Hi. We are Disha and Jasper. And we are working as volunteers for SEDS. We'd like to use this blog as a platform to share our experiences with all of you. Hope you enjoy our journey.
It's our 6th day at the farm and after a bit of morning walk in the beautiful boulevard of our campus, we found ourselves headed straight to the dining area. The aroma of hot pooris and aloo (potato) made the morning air even more welcoming. As a rule, we take our breakfast (here or anywhere) rather seriously. A big one keeps us going through the better part of the day. And one learns to appreciate a non-intrusive tummy when one is about to meet a journalist and visit two villages back to back.
Shamola, a freelance journalist along with her friend Jayanti, came visiting to do an article on SEDS.
The two villages, Chollemari and Roddam, and SEDS’s contribution to their upliftment were a part of their agenda.
They began their day interviewing Rashna, the owner & creative head of Lilani, a boutique that employs and teaches village women to sew, knit and design clothes, bags, rugs etc. Their philosophy is ‘upcycle’ and their office is located on the SEDS campus. Rashna along with Basha (Creative Manager, Lilani) believes that every woman is naturally creative and with the right guidance can give life to her thoughts. Lilani has helped 600 women become financially independent so far. To know more about them you can visit their Facebook page.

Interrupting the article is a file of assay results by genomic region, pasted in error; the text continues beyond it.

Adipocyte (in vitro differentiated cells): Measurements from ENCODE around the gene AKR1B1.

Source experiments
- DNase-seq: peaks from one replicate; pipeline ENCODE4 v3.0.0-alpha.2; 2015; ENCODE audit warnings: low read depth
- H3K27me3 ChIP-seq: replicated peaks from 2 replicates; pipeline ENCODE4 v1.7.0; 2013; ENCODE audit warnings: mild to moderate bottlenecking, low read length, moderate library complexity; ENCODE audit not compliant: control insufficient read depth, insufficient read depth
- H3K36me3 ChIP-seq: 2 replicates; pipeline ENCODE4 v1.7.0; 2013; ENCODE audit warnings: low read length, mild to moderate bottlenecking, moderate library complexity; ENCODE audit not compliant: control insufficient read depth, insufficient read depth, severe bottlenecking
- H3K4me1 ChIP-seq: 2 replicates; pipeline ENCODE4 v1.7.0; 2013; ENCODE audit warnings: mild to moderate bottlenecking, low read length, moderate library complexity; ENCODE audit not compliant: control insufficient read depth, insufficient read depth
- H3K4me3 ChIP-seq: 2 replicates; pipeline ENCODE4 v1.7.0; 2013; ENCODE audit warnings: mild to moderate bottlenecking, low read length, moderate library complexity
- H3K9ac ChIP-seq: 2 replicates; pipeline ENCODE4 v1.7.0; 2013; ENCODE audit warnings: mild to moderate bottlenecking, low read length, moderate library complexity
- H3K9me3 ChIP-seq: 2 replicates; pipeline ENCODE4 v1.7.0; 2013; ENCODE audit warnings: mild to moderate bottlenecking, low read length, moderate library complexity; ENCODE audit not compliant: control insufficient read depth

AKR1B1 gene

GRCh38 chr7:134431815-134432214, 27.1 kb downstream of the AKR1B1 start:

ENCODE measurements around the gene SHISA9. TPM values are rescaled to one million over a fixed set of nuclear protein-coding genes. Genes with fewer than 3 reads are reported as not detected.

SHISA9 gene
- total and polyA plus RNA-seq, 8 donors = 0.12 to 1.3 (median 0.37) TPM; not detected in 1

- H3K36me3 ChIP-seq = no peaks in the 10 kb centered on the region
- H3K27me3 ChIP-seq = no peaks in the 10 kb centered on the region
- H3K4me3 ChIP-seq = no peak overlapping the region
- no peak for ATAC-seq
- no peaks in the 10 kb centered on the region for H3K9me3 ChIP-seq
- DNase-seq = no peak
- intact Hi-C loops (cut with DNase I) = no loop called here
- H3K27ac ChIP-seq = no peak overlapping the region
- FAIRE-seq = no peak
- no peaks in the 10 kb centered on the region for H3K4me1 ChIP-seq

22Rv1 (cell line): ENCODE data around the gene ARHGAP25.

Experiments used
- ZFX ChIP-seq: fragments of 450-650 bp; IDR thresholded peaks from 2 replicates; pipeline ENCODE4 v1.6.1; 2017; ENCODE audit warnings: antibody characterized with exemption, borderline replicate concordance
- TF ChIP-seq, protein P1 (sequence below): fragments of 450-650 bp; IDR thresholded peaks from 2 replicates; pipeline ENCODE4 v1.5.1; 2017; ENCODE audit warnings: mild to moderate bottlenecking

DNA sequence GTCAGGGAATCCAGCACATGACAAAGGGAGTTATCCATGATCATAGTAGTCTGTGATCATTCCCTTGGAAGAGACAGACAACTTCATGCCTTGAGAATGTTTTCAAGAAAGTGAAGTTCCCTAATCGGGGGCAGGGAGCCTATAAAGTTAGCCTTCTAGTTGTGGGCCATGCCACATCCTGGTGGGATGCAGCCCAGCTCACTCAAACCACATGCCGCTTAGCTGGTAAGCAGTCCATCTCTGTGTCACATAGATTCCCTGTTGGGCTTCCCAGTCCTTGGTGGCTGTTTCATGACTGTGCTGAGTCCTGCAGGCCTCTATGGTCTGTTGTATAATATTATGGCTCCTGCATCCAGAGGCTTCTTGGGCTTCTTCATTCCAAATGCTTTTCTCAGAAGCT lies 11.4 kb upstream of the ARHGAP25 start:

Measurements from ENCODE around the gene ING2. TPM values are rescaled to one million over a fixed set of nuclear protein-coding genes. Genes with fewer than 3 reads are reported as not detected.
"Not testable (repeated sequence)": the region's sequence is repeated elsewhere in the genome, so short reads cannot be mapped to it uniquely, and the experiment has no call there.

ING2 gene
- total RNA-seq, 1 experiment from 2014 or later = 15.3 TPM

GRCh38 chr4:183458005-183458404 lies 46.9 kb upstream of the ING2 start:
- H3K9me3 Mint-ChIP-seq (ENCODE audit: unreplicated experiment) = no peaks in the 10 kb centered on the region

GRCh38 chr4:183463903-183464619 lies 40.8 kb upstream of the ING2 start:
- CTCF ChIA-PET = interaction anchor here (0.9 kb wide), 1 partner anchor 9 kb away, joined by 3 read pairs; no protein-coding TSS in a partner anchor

Next, Shamola and Jayati paid a visit to SEDS’s schools, Anand Vidyalayam. It was lunch time and some very beautiful faces greeted us with curry and mudde on them.
Our next destination was Chollemari, a small village most known for its ‘fish wars’. Our gracious host, village farmers helped us understand how SEDS offered them solutions like low carbon farming, installation of bio-gas units and how to defend their fish. Basha, SEDS’s legal advisor and Mani, SEDS’s Area Manager were our amazing translators.
After exchanging a warm good bye at Chollemarri we arrived at Roddam, where we met women of colossal strength.
From working barefoot in the fields or looking for dry firewood to owning a dairy farm, SEDS has helped these women come a long way. Manil Jayasena Joshua, CEO, SEDS issued ID cards for women to help them open bank accounts without their husbands. This small act helped the village women find their identity and express themselves like never before.
Photo Courtesy: Disha Kathuria